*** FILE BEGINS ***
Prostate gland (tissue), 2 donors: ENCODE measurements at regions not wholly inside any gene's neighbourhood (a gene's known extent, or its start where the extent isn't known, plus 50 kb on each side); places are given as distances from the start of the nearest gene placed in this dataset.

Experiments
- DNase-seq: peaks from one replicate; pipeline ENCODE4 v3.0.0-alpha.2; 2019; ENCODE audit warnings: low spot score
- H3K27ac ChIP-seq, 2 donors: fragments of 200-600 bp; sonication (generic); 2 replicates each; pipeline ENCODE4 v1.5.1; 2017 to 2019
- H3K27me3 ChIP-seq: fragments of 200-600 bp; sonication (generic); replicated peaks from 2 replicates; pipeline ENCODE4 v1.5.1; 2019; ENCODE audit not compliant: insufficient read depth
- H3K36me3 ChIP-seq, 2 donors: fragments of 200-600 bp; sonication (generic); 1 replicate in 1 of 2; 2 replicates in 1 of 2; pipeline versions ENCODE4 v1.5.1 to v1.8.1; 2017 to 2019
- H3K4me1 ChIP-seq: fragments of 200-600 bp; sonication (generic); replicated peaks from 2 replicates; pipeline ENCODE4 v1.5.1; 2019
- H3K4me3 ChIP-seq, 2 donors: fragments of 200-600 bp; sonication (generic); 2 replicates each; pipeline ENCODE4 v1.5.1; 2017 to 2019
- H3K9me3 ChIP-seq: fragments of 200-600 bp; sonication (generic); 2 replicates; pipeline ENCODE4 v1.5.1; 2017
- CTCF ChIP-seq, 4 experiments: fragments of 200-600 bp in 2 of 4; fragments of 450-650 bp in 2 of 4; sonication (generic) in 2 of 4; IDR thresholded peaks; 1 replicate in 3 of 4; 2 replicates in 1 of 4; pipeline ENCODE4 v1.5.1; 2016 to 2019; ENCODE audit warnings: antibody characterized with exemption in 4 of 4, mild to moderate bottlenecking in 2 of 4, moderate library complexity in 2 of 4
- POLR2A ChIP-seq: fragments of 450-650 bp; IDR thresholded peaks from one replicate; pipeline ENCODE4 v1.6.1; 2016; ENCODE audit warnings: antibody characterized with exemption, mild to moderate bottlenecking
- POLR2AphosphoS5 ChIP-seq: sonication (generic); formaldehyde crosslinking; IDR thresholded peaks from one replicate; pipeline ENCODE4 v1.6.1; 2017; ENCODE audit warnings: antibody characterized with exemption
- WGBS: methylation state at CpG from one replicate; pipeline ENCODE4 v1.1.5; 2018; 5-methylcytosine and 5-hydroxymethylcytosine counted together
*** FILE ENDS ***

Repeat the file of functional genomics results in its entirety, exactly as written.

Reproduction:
Prostate gland (tissue), 2 donors: ENCODE measurements at regions not wholly inside any gene's neighbourhood (a gene's known extent, or its start where the extent isn't known, plus 50 kb on each side); places are given as distances from the start of the nearest gene placed in this dataset.

Experiments
- DNase-seq: peaks from one replicate; pipeline ENCODE4 v3.0.0-alpha.2; 2019; ENCODE audit warnings: low spot score
- H3K27ac ChIP-seq, 2 donors: fragments of 200-600 bp; sonication (generic); 2 replicates each; pipeline ENCODE4 v1.5.1; 2017 to 2019
- H3K27me3 ChIP-seq: fragments of 200-600 bp; sonication (generic); replicated peaks from 2 replicates; pipeline ENCODE4 v1.5.1; 2019; ENCODE audit not compliant: insufficient read depth
- H3K36me3 ChIP-seq, 2 donors: fragments of 200-600 bp; sonication (generic); 1 replicate in 1 of 2; 2 replicates in 1 of 2; pipeline versions ENCODE4 v1.5.1 to v1.8.1; 2017 to 2019
- H3K4me1 ChIP-seq: fragments of 200-600 bp; sonication (generic); replicated peaks from 2 replicates; pipeline ENCODE4 v1.5.1; 2019
- H3K4me3 ChIP-seq, 2 donors: fragments of 200-600 bp; sonication (generic); 2 replicates each; pipeline ENCODE4 v1.5.1; 2017 to 2019
- H3K9me3 ChIP-seq: fragments of 200-600 bp; sonication (generic); 2 replicates; pipeline ENCODE4 v1.5.1; 2017
- CTCF ChIP-seq, 4 experiments: fragments of 200-600 bp in 2 of 4; fragments of 450-650 bp in 2 of 4; sonication (generic) in 2 of 4; IDR thresholded peaks; 1 replicate in 3 of 4; 2 replicates in 1 of 4; pipeline ENCODE4 v1.5.1; 2016 to 2019; ENCODE audit warnings: antibody characterized with exemption in 4 of 4, mild to moderate bottlenecking in 2 of 4, moderate library complexity in 2 of 4
- POLR2A ChIP-seq: fragments of 450-650 bp; IDR thresholded peaks from one replicate; pipeline ENCODE4 v1.6.1; 2016; ENCODE audit warnings: antibody characterized with exemption, mild to moderate bottlenecking
- POLR2AphosphoS5 ChIP-seq: sonication (generic); formaldehyde crosslinking; IDR thresholded peaks from one replicate; pipeline ENCODE4 v1.6.1; 2017; ENCODE audit warnings: antibody characterized with exemption
- WGBS: methylation state at CpG from one replicate; pipeline ENCODE4 v1.1.5; 2018; 5-methylcytosine and 5-hydroxymethylcytosine counted together